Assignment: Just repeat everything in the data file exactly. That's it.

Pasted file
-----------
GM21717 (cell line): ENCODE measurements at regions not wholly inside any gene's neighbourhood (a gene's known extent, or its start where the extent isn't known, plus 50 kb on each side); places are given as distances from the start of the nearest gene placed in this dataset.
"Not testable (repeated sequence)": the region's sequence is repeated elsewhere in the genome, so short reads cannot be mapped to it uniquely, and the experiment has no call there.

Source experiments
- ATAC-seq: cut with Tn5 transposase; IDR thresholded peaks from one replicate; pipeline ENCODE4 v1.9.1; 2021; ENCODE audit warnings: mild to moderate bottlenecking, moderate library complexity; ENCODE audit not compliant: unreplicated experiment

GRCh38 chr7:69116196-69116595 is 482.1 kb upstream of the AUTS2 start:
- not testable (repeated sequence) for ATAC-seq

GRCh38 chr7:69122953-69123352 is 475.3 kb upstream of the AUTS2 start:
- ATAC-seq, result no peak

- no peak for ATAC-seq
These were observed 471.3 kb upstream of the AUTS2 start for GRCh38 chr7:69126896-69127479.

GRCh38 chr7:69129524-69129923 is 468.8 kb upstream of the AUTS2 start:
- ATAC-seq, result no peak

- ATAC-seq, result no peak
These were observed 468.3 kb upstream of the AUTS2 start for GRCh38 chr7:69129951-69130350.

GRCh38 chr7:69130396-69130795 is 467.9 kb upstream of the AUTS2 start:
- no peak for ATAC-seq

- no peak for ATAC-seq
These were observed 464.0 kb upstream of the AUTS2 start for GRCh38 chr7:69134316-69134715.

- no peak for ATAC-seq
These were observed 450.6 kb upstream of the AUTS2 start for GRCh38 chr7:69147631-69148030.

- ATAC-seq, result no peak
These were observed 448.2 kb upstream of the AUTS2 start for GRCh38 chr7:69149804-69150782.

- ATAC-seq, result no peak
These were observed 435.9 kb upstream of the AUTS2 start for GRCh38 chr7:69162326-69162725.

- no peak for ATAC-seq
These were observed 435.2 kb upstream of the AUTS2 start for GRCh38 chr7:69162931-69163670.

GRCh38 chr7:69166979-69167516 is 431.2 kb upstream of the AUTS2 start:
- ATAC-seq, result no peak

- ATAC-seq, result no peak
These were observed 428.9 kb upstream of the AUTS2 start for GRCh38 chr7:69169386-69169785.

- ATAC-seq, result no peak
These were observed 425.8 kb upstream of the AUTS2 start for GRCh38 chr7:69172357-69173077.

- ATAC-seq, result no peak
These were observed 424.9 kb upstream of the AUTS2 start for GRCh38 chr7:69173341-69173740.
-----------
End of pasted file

GM21717 (cell line): ENCODE measurements at regions not wholly inside any gene's neighbourhood (a gene's known extent, or its start where the extent isn't known, plus 50 kb on each side); places are given as distances from the start of the nearest gene placed in this dataset.
"Not testable (repeated sequence)": the region's sequence is repeated elsewhere in the genome, so short reads cannot be mapped to it uniquely, and the experiment has no call there.

Source experiments
- ATAC-seq: cut with Tn5 transposase; IDR thresholded peaks from one replicate; pipeline ENCODE4 v1.9.1; 2021; ENCODE audit warnings: mild to moderate bottlenecking, moderate library complexity; ENCODE audit not compliant: unreplicated experiment

GRCh38 chr7:69116196-69116595 is 482.1 kb upstream of the AUTS2 start:
- not testable (repeated sequence) for ATAC-seq

GRCh38 chr7:69122953-69123352 is 475.3 kb upstream of the AUTS2 start:
- ATAC-seq, result no peak

- no peak for ATAC-seq
These were observed 471.3 kb upstream of the AUTS2 start for GRCh38 chr7:69126896-69127479.

GRCh38 chr7:69129524-69129923 is 468.8 kb upstream of the AUTS2 start:
- ATAC-seq, result no peak

- ATAC-seq, result no peak
These were observed 468.3 kb upstream of the AUTS2 start for GRCh38 chr7:69129951-69130350.

GRCh38 chr7:69130396-69130795 is 467.9 kb upstream of the AUTS2 start:
- no peak for ATAC-seq

- no peak for ATAC-seq
These were observed 464.0 kb upstream of the AUTS2 start for GRCh38 chr7:69134316-69134715.

- no peak for ATAC-seq
These were observed 450.6 kb upstream of the AUTS2 start for GRCh38 chr7:69147631-69148030.

- ATAC-seq, result no peak
These were observed 448.2 kb upstream of the AUTS2 start for GRCh38 chr7:69149804-69150782.

- ATAC-seq, result no peak
These were observed 435.9 kb upstream of the AUTS2 start for GRCh38 chr7:69162326-69162725.

- no peak for ATAC-seq
These were observed 435.2 kb upstream of the AUTS2 start for GRCh38 chr7:69162931-69163670.

GRCh38 chr7:69166979-69167516 is 431.2 kb upstream of the AUTS2 start:
- ATAC-seq, result no peak

- ATAC-seq, result no peak
These were observed 428.9 kb upstream of the AUTS2 start for GRCh38 chr7:69169386-69169785.

- ATAC-seq, result no peak
These were observed 425.8 kb upstream of the AUTS2 start for GRCh38 chr7:69172357-69173077.

- ATAC-seq, result no peak
These were observed 424.9 kb upstream of the AUTS2 start for GRCh38 chr7:69173341-69173740.